Does Your Cat Think You're a Giant Furless Cat?

Posted on 23 Dec 2015 07:31 by EricT

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It has been a running joke at our house for many years. Our cats think we are giant, oddly shaped cats with an unfortunate fur deficiency. They also think that we are the dumbest cats they've ever known. Sometimes it seems like more than a joke. We often wonder what our cats think of us. Do they recognize us as another kind of animal? Or, since they are "part of our family" do they think of us as weird, lumbering cats?

We can only observe how cats behave. As to what they think, we can only speculate. That is why it is unfortunate when media reports such speculation as if it were science. Time magazine recently reported on John Bradshaw, a English biologist and author of the fascinating book Cat Sense. In the article, named Actually, Your Cat Thinks You Are a Giant Cat, the author quotes Bradshaw as saying, about your cat, that it actually thinks you're a "larger, non-hostile" cat.

Is this a true scientific theory of how cat's think? Of course not. Such a theory could never be verified scientifically. It could never even be falsified. It is not scientific. It sound humorous and Bradshaw no doubt meant it to be tongue-n-cheek, and not as putting forward theory. Yet, the Time article quoted him as if it were just that: A serious statement by a scientist.

The article mentions a number of other statements that Bradshaw makes about why cats behave the way they do. There are many such books about cat behavior, and Cat Sense is an entertaining and fascinating one, but one thing that we must be aware of is that books that are meant to be entertaining and popular often skirt the line between what is known and what is only theory, or mere speculation. Bradshaw does have an unfortunate tendency to present theory as if it is unassailable scientific fact. He makes several such statements, for example, about a cat's increased dietary need for protein. There are several theories as to precisely why cats need more protein than dogs and most other carnivores. Bradshaw states these as fact. Stating facts simply sales more books than saying "the prevailing theories are…"

If we ask why a cat does a certain thing, we can come up with a dozen very plausible seeming explanations. Some of these may be close to the truth, but those that are closer reality need not seem more plausible than fanciful explanations. Although we can closely observe how cats behave, any theory we put forth about the cause of their behavior is filtered through a unique human lens. Nobody wants to read articles or books that say "we may never know," but at least we should feel free to admit that as of now, we do not know.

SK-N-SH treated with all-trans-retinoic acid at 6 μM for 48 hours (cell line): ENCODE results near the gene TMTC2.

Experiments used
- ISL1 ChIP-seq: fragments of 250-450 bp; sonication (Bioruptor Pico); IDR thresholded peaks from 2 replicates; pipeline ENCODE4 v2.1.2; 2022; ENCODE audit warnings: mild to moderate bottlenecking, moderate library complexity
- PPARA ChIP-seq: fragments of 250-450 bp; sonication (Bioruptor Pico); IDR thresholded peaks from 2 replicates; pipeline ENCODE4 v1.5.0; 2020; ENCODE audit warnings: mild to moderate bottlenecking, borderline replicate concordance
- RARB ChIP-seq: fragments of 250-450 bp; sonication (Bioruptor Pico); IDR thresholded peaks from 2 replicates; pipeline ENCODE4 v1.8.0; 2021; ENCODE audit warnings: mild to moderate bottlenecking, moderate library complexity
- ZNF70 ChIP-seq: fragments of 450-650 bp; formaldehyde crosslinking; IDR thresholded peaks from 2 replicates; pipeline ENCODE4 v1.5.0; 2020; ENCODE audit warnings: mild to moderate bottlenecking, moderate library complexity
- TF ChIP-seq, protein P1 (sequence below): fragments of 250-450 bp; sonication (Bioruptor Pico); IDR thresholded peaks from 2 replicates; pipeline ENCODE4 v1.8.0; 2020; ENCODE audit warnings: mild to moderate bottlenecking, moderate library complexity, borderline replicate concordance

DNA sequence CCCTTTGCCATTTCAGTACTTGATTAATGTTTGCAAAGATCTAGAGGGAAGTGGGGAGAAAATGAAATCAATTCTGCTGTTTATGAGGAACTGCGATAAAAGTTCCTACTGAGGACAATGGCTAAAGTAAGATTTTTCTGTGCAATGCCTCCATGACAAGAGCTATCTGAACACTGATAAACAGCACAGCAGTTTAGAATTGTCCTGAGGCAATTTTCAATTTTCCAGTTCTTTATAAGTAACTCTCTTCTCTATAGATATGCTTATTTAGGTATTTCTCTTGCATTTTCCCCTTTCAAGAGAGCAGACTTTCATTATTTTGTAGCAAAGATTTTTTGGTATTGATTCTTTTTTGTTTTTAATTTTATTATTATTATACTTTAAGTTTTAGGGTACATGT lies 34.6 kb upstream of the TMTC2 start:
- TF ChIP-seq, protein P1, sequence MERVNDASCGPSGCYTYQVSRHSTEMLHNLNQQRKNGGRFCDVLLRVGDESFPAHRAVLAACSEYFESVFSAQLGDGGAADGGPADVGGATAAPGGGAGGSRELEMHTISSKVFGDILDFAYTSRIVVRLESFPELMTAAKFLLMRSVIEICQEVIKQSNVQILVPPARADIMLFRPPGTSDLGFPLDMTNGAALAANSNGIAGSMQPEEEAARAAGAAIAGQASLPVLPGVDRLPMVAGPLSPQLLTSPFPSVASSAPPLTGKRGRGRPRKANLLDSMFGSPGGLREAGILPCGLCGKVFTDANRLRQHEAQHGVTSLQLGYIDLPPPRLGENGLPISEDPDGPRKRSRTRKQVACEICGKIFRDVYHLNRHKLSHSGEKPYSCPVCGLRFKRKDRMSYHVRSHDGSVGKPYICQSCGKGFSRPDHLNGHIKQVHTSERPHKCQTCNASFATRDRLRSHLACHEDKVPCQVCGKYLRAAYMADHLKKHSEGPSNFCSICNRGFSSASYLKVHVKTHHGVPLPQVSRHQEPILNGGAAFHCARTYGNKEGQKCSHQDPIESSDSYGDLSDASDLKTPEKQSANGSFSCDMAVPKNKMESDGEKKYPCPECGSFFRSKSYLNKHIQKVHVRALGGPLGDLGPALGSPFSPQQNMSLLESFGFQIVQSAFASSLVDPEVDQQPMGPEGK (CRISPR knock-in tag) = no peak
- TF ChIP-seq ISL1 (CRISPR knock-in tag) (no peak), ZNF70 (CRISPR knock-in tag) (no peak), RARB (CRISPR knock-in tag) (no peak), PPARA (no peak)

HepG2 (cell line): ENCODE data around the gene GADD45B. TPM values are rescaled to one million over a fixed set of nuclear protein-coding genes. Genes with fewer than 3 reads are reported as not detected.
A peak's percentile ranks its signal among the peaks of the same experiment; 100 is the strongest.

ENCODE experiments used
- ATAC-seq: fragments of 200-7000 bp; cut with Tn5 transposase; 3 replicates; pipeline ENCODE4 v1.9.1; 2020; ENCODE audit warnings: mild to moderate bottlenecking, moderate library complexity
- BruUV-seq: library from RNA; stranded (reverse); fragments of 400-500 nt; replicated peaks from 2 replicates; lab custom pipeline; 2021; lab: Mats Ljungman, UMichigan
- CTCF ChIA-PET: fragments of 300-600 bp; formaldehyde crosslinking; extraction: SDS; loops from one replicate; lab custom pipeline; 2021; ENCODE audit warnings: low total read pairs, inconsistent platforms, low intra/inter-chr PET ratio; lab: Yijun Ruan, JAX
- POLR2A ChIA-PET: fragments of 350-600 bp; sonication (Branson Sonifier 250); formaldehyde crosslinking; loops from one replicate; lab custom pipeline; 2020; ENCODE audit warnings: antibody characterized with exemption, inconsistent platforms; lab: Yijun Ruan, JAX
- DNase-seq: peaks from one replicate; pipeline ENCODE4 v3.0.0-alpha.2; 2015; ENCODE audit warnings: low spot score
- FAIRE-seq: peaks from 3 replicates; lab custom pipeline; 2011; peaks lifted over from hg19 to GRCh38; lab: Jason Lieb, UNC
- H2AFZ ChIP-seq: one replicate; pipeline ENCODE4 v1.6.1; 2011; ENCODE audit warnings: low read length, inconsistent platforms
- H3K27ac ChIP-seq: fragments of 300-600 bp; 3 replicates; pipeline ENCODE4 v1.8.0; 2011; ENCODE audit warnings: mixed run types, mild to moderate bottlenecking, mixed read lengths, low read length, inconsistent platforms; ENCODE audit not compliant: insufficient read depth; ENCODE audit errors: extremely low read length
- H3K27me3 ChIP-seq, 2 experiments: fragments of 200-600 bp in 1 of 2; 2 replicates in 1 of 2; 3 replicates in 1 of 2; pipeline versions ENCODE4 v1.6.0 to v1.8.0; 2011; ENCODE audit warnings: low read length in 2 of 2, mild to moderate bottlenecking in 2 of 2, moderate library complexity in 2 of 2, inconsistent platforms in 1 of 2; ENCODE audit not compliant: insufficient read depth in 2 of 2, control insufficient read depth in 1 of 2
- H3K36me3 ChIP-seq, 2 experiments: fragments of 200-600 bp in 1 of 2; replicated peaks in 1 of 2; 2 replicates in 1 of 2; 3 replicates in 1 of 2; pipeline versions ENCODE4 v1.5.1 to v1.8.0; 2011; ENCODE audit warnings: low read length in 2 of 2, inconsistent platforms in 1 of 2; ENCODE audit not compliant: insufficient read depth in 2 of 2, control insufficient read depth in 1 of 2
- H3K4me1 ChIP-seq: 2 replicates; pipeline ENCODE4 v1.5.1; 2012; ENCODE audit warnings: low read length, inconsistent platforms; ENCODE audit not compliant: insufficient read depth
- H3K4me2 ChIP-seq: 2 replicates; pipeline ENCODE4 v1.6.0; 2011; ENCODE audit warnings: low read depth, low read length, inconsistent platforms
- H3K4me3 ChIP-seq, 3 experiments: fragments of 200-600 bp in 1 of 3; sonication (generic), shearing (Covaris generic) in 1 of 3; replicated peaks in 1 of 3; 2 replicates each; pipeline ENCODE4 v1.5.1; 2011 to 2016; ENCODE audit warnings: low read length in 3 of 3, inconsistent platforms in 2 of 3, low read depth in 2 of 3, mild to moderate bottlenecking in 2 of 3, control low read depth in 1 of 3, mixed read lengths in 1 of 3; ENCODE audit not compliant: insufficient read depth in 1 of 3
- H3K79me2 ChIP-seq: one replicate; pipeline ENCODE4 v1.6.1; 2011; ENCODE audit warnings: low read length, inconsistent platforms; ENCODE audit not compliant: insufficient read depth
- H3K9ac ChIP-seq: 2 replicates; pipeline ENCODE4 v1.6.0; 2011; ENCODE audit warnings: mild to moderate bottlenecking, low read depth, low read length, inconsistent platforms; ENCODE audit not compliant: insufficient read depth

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You Do Not Amuse Me, You Poor Stupid Giant Cat



Here at CatCurious, you may read about explanations of cat behavior, but in all cases, it is simply an attempt to explain theories that attempt to explain cat behavior. Sometimes, when cats behave in certain ways, such as aggressively, cat behaviorists, often through trial and error, are able to redirect this behavior, or calm the aggressive cat in some way. Often, it is based on a combination of anecdotal experience, post facto explanations, and behavioral theory. What we should realize is that just because we can change the way a cat behaves by modifying the environment or our own behavior, it doesn't mean that we have proven we know the exact cause of their behavior. Perhaps we do, but we just cannot really know.

Does Your Cat Think You're a Cat?

It is funny to think about it, sure, but there is little logic in it! Do you think a cat thinks that a dog is a big weird looking cat that makes funny sounds? What about a dog that a cat is close to, and gets along with? Although it is possible that our cats "think" we are a cat, it is also possible that they give it no thought at all, nor assign any importance to "what" we are. People speak of anthropomorphising our pets. Well, to categorize creatures into a taxology is certainly a very human thing to do, but why in the world should it be a cat thing to do? A cat may instinctively know its enemy, but it relies on its finely honed senses to respond to threats, or to friends. It probably doesn't "reason it out" like we humans.

So a Cat Doesn't Think?

This is not to say that cats have no cognitive ability at all. Of course they do. Cats were one of the earliest non-primate animals to have their intelligence investigated, and there is much debate around this subject. Early on, experiments such as the "A-not-B task" seemed to indicate that an adult cat was at least as intelligent as a 1.5 to 2 year old child. However, there is debate as to whether these types of tests even measure intellectual development in children, let alone in cats. Cats show an ability to learn and to solve problems, and to adapt to new situations. Their curiosity alone should be enough to convince us that something is going on between those two pointy ears!

However, it is fair to say that cats, like most other mammals, rely greatly on their refined senses and instincts, and navigate their world in a way much different than we do. Knowing whether a cat thinks is difficult enough. Knowing what a cat thinks, may never be possible. Perhaps someday!

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